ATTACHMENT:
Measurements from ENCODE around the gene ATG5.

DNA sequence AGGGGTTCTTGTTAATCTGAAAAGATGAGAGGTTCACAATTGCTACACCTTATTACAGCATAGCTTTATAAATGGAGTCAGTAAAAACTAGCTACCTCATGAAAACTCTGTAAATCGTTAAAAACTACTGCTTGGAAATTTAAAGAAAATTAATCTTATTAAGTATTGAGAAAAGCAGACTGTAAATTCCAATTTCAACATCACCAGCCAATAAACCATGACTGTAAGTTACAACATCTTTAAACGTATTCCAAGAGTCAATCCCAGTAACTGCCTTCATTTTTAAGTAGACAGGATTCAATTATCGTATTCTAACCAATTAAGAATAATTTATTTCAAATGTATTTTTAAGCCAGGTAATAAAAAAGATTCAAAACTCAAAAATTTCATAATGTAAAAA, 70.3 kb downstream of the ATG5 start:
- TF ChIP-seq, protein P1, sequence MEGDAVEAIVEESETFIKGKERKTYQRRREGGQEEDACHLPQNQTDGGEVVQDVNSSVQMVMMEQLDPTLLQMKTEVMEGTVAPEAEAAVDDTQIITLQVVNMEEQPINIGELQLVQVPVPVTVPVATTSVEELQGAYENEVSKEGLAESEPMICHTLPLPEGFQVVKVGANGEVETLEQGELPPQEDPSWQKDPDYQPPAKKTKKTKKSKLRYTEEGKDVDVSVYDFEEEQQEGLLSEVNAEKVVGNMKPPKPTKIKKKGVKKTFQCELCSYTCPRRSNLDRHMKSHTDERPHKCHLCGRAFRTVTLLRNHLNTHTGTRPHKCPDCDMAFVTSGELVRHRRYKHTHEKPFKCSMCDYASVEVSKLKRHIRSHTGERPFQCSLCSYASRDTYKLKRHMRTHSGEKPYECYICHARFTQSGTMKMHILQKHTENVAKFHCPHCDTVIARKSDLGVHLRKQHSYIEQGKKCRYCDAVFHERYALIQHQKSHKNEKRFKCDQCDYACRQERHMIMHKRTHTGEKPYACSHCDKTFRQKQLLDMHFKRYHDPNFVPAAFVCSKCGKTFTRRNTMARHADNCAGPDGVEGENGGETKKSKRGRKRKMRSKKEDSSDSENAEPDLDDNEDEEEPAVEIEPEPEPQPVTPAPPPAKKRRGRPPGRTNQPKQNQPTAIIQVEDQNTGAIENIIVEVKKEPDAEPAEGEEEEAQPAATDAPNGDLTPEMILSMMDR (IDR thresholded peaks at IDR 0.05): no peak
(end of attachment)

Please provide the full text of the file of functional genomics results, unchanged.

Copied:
Measurements from ENCODE around the gene ATG5.

DNA sequence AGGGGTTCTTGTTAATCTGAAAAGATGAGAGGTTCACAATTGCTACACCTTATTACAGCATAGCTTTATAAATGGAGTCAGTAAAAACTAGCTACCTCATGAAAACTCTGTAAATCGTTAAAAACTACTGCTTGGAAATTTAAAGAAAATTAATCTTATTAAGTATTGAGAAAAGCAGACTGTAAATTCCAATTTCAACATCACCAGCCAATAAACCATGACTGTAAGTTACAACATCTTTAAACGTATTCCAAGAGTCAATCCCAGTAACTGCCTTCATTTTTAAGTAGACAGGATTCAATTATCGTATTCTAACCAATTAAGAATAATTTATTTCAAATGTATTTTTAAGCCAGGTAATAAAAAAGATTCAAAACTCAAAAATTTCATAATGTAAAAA, 70.3 kb downstream of the ATG5 start:
- TF ChIP-seq, protein P1, sequence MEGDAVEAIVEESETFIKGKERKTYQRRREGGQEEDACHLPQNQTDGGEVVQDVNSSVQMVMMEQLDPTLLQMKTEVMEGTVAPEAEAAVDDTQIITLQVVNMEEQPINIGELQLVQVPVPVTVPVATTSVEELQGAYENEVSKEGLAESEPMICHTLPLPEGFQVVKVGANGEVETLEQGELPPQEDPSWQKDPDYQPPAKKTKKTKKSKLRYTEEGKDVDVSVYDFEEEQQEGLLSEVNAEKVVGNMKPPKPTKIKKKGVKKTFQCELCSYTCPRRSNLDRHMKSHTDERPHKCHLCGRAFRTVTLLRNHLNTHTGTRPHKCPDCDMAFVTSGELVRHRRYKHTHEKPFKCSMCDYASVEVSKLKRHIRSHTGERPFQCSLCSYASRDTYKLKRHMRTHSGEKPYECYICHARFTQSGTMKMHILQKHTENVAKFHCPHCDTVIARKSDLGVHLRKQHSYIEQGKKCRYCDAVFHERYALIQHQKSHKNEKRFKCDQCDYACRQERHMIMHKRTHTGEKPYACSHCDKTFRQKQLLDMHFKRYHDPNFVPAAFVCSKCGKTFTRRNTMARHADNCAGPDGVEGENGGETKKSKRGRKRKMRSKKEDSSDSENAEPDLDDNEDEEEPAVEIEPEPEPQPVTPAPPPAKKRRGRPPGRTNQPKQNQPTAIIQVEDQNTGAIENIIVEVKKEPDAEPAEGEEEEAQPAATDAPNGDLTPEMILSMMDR (IDR thresholded peaks at IDR 0.05): no peak